All of last season Alex Rodriguez fought a looming suspension brought on by allegations of doping against him. Despite his battle, the enigmatic third basemen received the punishment he feared from the start – a full on suspension. While it may not be the total ban Bud Selig hoped for, those in favor of cleaning up baseball should happy with the ruling that costs A-Rod the entire 2014 season. This suspension will last from the first day pitchers and catchers show up to training camp, until the last out of the World Series.
"For more than five decades, the arbitration process under the Basic Agreement has been a fair and effective mechanism for resolving disputes and protecting player rights,” Major League Baseball released in a statement. “While we believe the original 211-game suspension was appropriate, we respect the decision rendered by the Panel and will focus on our continuing efforts on eliminating performance-enhancing substances from our game."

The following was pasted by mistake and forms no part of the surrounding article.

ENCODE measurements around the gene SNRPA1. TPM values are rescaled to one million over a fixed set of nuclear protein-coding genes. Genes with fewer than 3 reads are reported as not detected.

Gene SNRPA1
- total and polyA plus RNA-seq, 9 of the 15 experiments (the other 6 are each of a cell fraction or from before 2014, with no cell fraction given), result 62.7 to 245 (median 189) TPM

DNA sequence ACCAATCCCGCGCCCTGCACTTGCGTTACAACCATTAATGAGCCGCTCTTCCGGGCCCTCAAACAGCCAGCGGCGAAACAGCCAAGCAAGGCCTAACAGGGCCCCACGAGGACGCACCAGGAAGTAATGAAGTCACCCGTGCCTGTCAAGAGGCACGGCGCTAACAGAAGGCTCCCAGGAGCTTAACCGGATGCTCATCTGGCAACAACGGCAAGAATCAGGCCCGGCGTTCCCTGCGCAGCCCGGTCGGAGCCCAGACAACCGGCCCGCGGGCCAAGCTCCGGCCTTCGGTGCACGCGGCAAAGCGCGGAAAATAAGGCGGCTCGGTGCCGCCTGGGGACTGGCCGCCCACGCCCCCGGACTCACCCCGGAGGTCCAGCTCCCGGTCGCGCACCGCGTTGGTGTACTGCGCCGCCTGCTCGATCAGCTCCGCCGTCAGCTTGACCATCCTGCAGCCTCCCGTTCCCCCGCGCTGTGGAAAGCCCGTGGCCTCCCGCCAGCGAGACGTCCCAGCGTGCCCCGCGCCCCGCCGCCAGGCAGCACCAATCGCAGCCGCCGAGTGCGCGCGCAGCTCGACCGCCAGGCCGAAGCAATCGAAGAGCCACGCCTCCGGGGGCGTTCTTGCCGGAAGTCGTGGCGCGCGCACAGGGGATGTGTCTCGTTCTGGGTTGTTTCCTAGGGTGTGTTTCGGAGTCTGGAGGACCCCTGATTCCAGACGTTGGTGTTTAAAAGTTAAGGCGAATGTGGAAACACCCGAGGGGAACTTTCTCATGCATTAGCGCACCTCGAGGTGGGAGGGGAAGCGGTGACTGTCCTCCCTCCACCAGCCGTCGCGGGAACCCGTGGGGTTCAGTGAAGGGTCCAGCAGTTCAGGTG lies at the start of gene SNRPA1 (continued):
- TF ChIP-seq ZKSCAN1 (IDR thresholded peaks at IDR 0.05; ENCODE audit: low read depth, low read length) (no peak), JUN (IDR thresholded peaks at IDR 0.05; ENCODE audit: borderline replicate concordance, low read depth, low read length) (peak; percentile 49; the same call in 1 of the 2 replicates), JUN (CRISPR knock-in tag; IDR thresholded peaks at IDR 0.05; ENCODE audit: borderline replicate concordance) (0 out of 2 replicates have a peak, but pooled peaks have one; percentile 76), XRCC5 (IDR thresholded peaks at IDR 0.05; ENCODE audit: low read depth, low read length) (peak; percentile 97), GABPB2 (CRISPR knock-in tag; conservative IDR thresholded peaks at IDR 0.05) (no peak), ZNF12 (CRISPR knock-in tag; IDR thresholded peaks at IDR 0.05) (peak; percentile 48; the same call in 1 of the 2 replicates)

While the details of the suspension have not been made public, the player’s union which defended Rodriguez strongly disagrees with the decision. A-Rod and his legal team are also not too fond of the ruling. They have since filed suit against baseball and Selig on claims that he was the target, of what he considers, a “witch hunt.” Rodriguez hopes this delay’s Saturday’s ruling with an injunction.
A-Rod has since fired back against the MLB in a public statement of his own.
"I have been clear that I did not use performance enhancing substances as alleged in the notice of discipline, or violate the Basic Agreement or the Joint Drug Agreement in any manner, and in order to prove it I will take this fight to federal court,” Rodriguez says. “I am confident that when a Federal Judge reviews the entirety of the record, the hearsay testimony of a criminal whose own records demonstrate that he dealt drugs to minors, and the lack of credible evidence put forth by MLB, that the judge will find that the panel blatantly disregarded the law and facts, and will overturn the suspension."
This is the longest suspension thus far in the game’s post millennial war on drugs. Major League Baseball’s chief arbitrator, Fredric Horowitz, announced A-Rod will not be allowed back until the 2015 season.